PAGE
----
In 2005, Ed Moscovitch published a study (Executive Summary: Facing Reality) that showed the guaranteed failure rate built into NCLB's hard racism of unachievable goals. Moscovitch projected a 75% failure rate for all Massachusetts schools by 2014.
And here is a clip from the story last week in the Globe showing Moscovitch pretty much on target with his prediction:
By David Abel, Globe StaffAnd here, once again, is the relevant chunk from the recent Time Magazine story in which Susan Neuman finally admits what she knew from the beginning: For the neocons who crafted this mess, NCLB was always about assuring failure of the public schools in order to usher in privatization. Any dots still need connecting?
Fifty percent of all Massachusetts public schools have been identified as needing improvement, corrective action, or restructuring, according to a report released today by the Department of Elementary and Secondary Education.
The figure, which included 102 schools in Boston, was up from 37 percent last year. . . .
. . . .Middle schools especially had troubles. Seventy-five percent of middle schools in the state were considered underperforming, compared with 25 percent of high schools and 45 percent of elementary schools. . . .
Neuman does not explain why she continued to collect her check at ED while the most vulnerable children in America were ground up in the guaranteed failure machine of NCLB. Or why it took her six years to come clean on what she knew then? She and the rest of the "just following orders" paper pushers will forever remain part of W's perfect domestic example of industrial conservatism and its unholy war against democratic government. What other bombs have been laid for the remains of the Republic, we will just have wait until they go off to find out.
There was always something slightly insane about No Child Left Behind (NCLB), the ambitious education law often described as the Bush Administration's signature domestic achievement. For one thing, in the view of many educators, the law's 2014 goal — which calls for all public school students in grades 4 through 8 to be achieving on grade level in reading and math — is something no educational system anywhere on earth has ever accomplished. Even more unrealistic: every kid (except for 3% with serious handicaps or other issues) is supposed to be achieving on grade level every year, climbing in lockstep up an ever more challenging ladder. This flies in the face of all sorts of research showing that children start off in different places academically and grow at different rates.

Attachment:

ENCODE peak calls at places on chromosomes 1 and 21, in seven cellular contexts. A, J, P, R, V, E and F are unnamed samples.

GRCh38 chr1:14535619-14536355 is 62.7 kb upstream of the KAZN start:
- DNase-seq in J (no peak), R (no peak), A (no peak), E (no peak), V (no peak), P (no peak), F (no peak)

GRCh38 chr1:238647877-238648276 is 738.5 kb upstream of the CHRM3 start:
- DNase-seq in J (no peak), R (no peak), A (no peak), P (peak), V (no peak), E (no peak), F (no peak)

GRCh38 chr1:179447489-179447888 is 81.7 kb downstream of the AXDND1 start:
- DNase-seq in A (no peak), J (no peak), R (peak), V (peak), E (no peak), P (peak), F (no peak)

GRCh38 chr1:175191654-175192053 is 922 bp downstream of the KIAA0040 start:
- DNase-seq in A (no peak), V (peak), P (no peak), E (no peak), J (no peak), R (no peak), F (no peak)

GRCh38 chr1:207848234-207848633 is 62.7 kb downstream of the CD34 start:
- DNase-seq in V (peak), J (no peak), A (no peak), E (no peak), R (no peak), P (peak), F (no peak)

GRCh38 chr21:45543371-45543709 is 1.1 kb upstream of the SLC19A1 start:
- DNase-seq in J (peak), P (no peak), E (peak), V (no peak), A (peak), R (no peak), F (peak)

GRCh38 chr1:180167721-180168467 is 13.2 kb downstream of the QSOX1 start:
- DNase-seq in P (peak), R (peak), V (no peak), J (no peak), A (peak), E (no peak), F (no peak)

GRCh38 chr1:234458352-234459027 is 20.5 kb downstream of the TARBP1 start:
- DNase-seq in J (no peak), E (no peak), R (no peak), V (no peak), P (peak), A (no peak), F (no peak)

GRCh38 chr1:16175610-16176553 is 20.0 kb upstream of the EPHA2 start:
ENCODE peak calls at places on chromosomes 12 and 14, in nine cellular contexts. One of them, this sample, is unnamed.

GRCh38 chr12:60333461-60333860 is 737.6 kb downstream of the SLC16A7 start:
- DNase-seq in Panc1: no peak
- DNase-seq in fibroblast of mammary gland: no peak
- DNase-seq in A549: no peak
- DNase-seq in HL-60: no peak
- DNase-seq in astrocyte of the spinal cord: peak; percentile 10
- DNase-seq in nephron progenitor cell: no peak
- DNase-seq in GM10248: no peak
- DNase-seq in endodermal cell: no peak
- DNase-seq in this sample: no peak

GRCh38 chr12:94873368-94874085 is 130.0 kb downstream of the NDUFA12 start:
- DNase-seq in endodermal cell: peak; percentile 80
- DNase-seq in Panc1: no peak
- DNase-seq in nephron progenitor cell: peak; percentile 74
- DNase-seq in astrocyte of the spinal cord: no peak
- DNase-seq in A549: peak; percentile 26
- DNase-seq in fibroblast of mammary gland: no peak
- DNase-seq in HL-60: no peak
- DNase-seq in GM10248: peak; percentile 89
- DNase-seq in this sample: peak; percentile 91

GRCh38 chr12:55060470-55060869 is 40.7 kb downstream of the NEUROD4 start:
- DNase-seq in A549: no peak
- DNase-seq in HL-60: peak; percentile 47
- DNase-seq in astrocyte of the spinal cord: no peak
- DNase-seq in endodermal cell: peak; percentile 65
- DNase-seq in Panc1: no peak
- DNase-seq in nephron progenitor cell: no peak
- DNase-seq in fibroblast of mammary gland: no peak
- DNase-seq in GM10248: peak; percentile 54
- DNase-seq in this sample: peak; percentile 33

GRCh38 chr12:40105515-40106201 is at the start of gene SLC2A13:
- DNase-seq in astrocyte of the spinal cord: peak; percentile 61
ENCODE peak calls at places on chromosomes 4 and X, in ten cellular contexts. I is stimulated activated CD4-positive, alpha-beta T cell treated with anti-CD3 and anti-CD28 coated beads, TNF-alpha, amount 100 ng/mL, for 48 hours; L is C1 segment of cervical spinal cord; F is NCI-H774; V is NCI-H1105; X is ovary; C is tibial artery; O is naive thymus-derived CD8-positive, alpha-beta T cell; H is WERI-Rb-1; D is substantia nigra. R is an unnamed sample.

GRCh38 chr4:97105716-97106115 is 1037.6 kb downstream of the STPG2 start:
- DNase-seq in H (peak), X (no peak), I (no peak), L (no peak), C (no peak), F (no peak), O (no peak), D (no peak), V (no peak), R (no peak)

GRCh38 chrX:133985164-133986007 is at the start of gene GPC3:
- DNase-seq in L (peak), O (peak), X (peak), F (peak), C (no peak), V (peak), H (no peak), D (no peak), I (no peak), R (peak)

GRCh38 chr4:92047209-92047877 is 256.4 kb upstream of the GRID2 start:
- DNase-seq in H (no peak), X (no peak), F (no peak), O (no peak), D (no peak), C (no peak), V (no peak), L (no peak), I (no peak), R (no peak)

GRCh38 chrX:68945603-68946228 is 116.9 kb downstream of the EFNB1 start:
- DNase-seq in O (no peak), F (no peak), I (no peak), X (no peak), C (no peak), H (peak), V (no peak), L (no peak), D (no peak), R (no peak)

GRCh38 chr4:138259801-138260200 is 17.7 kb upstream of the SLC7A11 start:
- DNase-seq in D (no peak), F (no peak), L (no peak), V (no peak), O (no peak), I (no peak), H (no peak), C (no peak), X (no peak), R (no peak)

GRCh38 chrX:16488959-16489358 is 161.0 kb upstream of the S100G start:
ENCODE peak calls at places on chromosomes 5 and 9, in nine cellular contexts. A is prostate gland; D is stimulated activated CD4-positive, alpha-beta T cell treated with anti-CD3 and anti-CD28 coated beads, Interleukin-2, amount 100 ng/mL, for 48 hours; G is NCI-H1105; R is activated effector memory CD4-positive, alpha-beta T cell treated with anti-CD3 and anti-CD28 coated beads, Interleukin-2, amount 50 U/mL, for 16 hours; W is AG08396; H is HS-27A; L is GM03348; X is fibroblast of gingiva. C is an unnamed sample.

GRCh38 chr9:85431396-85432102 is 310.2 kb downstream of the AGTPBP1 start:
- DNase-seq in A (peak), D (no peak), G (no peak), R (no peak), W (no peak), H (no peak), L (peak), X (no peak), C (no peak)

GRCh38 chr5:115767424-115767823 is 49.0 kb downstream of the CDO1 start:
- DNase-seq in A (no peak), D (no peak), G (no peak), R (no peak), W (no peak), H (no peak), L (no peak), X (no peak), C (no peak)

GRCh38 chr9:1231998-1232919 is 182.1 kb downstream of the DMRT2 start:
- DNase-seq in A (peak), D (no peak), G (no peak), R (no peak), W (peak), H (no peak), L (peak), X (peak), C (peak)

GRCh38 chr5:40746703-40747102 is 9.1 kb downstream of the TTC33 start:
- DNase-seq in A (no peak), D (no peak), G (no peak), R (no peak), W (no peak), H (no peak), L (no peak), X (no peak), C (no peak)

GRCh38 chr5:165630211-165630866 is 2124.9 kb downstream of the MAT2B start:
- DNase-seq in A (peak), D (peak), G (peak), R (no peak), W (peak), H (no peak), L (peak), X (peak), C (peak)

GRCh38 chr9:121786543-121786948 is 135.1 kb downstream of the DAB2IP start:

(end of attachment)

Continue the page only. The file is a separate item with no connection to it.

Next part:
Add to the mix the fact that much of the promised funding failed to materialize and many early critics insisted that No Child Left Behind was nothing more than a cynical plan to destroy American faith in public education and open the way to vouchers and school choice.
Now a former official in Bush's Education department is giving at least some support to that notion. Susan Neuman, a professor of education at the University Michigan who served as Assistant Secretary for Elementary and Secondary Education during George W. Bush's first term, was and still is a fervent believer in the goals of NCLB. And she says the President and then Secretary of Education Rod Paige were too. But there were others in the department, according to Neuman, who saw NCLB as a Trojan horse for the choice agenda — a way to expose the failure of public education and "blow it up a bit," she says. "There were a number of people pushing hard for market forces and privatization."
Tensions between NCLB believers and the blow-up-the-schools group were one reason the Bush Department of Education felt like "a pressure cooker," says Neuman, who left the Administration in early 2003. Another reason was political pressure to take the hardest possible line on school accountability in order to avoid looking lax — like the Clinton Administration. Thus, when Neuman and others argued that many schools would fail to reach the NCLB goals and needed more flexibility while making improvements, they were ignored. "We had this no-waiver policy," says Neuman. "The feeling was that the prior administration had given waivers willy-nilly." . . .
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